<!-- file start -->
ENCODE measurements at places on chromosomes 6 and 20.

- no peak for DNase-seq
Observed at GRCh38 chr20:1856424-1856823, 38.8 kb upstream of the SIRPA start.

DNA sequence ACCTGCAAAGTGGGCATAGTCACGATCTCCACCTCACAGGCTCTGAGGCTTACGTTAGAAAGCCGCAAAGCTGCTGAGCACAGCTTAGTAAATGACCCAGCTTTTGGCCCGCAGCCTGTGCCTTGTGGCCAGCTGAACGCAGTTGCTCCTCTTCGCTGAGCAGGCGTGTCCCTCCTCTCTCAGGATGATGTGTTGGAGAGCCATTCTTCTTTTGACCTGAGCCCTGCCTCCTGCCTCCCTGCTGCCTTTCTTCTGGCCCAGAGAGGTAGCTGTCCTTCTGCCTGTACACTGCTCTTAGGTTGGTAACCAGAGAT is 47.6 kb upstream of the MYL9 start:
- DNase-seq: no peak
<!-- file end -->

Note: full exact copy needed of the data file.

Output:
ENCODE measurements at places on chromosomes 6 and 20.

- no peak for DNase-seq
Observed at GRCh38 chr20:1856424-1856823, 38.8 kb upstream of the SIRPA start.

DNA sequence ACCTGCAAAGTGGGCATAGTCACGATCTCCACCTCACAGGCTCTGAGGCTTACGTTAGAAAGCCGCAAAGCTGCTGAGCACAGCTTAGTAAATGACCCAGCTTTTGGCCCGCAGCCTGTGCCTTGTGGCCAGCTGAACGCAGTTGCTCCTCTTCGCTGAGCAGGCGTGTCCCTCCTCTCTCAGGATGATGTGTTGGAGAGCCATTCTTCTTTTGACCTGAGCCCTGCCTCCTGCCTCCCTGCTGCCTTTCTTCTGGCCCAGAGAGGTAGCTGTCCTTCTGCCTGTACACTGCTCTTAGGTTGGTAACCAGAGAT is 47.6 kb upstream of the MYL9 start:
- DNase-seq: no peak